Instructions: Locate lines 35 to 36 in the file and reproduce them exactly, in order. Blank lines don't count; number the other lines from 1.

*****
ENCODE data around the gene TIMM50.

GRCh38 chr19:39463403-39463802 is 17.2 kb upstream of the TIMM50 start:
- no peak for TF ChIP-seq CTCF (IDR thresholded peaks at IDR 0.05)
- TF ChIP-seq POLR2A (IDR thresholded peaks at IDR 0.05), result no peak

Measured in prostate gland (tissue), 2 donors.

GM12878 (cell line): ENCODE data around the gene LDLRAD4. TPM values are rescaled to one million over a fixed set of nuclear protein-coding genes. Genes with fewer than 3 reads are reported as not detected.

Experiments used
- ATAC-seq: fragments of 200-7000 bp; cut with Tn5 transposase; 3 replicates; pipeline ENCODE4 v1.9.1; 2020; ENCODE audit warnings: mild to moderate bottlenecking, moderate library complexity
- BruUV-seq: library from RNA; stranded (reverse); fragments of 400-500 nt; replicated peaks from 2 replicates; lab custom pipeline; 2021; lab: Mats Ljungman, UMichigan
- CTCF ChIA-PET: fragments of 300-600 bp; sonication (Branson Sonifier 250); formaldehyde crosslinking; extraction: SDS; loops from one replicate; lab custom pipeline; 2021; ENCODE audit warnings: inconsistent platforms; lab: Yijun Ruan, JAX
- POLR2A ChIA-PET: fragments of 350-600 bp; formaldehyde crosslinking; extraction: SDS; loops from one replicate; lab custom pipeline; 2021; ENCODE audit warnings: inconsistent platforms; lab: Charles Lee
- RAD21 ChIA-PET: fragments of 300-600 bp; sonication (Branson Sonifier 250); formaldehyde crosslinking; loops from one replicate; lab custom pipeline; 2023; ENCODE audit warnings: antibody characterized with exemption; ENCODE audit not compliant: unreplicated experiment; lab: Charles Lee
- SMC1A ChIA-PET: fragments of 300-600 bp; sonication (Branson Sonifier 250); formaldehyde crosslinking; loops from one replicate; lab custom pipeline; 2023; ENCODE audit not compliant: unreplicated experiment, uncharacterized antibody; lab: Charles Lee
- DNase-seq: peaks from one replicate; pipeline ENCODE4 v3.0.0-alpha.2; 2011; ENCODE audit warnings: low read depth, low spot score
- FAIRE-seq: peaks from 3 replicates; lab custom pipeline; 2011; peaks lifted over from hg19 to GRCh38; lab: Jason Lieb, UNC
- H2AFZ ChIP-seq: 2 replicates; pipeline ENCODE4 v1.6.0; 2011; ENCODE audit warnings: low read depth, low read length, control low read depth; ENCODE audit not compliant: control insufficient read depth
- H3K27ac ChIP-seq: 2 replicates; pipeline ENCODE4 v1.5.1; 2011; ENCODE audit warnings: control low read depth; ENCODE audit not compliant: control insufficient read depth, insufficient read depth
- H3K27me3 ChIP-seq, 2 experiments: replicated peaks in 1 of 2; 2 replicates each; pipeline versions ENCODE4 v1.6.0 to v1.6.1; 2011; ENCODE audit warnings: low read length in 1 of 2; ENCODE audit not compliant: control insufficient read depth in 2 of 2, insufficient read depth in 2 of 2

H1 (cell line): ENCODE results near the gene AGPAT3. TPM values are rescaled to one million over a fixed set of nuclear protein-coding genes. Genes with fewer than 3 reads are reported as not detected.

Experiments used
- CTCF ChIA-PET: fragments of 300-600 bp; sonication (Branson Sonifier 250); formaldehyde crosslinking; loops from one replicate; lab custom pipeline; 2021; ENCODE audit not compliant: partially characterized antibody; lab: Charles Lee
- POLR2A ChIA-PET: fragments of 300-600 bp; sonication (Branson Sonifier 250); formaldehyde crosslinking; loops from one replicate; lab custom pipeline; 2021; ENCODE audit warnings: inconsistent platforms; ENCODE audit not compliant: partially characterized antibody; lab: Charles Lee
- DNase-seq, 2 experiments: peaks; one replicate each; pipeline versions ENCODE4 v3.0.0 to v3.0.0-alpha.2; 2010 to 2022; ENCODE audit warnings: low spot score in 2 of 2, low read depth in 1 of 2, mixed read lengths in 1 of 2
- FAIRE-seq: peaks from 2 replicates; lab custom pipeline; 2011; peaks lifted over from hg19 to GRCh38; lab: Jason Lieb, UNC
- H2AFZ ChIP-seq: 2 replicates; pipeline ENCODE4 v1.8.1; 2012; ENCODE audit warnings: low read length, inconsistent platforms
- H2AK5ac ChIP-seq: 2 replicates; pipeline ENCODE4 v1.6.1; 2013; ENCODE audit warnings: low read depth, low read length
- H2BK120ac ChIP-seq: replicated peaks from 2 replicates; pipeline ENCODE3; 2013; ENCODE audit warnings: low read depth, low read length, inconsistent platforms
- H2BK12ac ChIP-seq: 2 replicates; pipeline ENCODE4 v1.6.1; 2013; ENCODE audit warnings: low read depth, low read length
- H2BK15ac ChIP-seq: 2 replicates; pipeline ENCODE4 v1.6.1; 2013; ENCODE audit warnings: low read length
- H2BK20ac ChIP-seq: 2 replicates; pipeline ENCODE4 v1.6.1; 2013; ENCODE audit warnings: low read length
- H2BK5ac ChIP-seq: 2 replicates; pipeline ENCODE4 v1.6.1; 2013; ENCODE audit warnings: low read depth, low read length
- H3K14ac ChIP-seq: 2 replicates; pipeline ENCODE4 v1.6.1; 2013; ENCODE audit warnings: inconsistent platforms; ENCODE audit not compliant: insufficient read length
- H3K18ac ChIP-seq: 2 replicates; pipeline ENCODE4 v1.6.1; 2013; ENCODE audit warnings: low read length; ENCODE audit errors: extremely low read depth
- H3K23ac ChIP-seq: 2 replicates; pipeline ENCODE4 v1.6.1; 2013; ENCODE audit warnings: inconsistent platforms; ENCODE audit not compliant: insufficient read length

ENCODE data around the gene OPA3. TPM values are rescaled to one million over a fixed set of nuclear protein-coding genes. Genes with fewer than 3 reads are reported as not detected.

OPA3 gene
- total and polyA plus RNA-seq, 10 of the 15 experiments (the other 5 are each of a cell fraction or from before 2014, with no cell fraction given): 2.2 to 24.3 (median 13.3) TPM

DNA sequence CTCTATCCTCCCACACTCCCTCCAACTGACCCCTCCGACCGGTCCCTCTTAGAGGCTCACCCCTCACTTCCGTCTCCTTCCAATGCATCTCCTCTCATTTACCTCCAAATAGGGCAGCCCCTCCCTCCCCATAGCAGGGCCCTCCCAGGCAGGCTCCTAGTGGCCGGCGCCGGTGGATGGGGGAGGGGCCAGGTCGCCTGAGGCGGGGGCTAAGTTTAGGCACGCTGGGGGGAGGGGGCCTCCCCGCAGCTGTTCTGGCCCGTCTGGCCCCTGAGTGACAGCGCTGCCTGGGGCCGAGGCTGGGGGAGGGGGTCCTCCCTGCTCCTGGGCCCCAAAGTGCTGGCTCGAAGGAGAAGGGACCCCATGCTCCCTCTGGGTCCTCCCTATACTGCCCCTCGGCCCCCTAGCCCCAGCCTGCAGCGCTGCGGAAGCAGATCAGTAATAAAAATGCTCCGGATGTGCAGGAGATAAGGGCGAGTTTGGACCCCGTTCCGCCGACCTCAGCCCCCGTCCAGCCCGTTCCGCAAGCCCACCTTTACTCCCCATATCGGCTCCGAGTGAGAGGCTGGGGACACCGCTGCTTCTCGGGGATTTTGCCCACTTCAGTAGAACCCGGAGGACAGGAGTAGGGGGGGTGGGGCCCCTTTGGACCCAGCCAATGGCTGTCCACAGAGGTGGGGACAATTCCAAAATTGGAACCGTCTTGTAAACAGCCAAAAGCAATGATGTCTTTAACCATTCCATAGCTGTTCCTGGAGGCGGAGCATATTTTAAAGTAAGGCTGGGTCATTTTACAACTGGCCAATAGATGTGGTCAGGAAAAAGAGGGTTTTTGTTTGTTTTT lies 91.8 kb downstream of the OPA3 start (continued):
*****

ENCODE data around the gene OPA3. TPM values are rescaled to one million over a fixed set of nuclear protein-coding genes. Genes with fewer than 3 reads are reported as not detected.

OPA3 gene